One of the first things beginning painters want to know is how to physically put paint on the canvas. There are many options: you might stroke it, dab it, or scrub it, etc. In a sense, your brush stroke is like your handwriting which differs with each individual. Such was the case with Bunker’s fishhooks.
Articles about Sight-Size
Here is an ever-growing collection of articles related to the Sight-Size approach. Many of these articles expand on the lessons I teach my own students. Others are of more historical interest. And yes, many contain promotional content to my free guide, books, and online courses. You can learn how to see accurately so that you can successfully draw what you see. Therefore, all of the content I produce is centered on helping you do that.
The previous articles on modeling dealt with the practicalities — how one goes about modeling via form over value, and value over form. This article explains the history and reasonings behind those two approaches. I refer to their adherents as the artists of the mind and the artists of the eye.
Most Sight-Size trained artists model using the value over form approach. Modeling in this way helps the artist maintain the big-look (which is representing the image as a whole ensemble), as well as the unity of effect. This approach naturally reduces the chance of falling into piecemeal seeing.
Modeling is the act of turning form through value or line, a process which is integral to representing your impression of the scene as well as the illusion of form. Although there is some crossover, there are essentially two approaches to modeling: form over value, and value over form. As its name implies, form over value modeling tends to prioritize the representation of form over that of value. The opposite is true for value over form modeling.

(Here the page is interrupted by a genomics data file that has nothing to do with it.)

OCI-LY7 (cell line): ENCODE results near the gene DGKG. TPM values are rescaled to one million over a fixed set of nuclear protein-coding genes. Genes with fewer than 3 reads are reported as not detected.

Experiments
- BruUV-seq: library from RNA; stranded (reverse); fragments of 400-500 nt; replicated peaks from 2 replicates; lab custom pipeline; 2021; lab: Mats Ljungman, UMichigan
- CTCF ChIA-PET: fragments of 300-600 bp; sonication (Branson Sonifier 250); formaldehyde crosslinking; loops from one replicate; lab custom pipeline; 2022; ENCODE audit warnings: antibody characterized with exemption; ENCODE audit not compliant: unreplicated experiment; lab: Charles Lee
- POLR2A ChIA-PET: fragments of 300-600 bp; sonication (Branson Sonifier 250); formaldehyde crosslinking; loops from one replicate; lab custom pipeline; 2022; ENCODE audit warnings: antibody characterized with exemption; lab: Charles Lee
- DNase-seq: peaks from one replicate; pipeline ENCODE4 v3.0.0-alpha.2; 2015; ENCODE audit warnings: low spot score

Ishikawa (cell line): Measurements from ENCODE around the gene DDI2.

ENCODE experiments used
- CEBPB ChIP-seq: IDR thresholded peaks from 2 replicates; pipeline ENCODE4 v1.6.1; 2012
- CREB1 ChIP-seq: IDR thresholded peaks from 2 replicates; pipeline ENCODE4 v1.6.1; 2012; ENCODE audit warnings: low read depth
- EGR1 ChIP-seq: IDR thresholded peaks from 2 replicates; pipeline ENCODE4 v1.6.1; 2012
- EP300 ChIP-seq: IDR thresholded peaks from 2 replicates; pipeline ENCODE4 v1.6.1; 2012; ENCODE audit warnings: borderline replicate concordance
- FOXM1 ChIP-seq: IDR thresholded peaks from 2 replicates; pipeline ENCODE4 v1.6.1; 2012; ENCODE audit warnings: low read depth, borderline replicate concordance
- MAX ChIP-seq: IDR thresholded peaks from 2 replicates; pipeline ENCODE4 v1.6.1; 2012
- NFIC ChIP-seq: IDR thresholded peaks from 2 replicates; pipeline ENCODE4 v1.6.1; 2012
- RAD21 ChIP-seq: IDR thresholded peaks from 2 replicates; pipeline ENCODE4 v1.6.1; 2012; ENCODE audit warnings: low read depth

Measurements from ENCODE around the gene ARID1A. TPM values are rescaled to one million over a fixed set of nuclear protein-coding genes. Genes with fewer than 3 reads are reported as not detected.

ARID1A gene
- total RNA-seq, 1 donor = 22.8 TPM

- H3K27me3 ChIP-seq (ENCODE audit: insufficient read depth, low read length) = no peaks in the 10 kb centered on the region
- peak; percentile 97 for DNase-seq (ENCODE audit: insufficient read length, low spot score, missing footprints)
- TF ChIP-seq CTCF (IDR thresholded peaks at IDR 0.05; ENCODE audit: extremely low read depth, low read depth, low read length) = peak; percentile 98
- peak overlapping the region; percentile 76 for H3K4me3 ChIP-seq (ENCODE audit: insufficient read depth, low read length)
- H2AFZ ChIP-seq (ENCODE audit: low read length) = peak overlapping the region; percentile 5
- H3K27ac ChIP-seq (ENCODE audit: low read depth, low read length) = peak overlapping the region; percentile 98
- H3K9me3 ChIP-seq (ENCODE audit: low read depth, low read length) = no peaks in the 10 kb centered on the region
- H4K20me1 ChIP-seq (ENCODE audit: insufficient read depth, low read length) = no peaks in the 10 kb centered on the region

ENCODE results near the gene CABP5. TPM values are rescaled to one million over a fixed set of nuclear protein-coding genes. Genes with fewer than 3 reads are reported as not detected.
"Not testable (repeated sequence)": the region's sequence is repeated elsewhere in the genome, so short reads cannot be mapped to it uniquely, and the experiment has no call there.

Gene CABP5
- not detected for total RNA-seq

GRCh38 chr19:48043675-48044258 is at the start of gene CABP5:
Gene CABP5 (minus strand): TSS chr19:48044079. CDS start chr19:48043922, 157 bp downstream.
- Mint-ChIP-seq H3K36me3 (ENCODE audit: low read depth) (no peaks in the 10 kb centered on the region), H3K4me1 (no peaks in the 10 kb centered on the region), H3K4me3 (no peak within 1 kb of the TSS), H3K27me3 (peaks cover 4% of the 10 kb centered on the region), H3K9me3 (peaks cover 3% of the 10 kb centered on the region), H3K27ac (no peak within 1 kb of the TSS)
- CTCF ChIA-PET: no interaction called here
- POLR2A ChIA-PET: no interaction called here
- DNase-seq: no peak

In the previous articles I have explained that seeing impressionistically is contingent upon seeing contextually. For that I dealt primarily with seeing shape, value, and edge. Finally, some might say, we come to seeing color impressionistically.
Context is everything to an impressionist painter. In fact, examples are everywhere if you know how to perceive them. Our perception of how light or dark, how warm or cool, and how sharp or soft something appears is impossible to define without reference to what surrounds the target — its context. Of all the ways used to describe how an impressionist sees, contextual seeing is perhaps the most descriptive.
In simple terms, the impressionist draws or paints what he or she sees – but quite often not what he is directly looking at. First and foremost the impressionist is striving for something the 17th century art critic Roger de Piles called the unity of effect.
At their most basic levels, drawing and painting are initially all about creating the correct shape in the correct place. On their own, neither a shape nor placement suffice. To be completely accurate, both must be correct.
The terms Impressionism and Impressionists normally refer to an art movement from the late nineteenth century, as well as to its adherents. Defining the qualities which make Impressionism impressionistic is a bit more difficult.
All too common among self-taught artists (as well as some trained ones) is a lack of edge variation in their work. Although the opposite also occurs, this error is most often made by representing all edges as being equally sharp. But to make an accurate representational statement you must use the full range of edges and this begins with finding the extremes: the sharpest sharp and softest soft.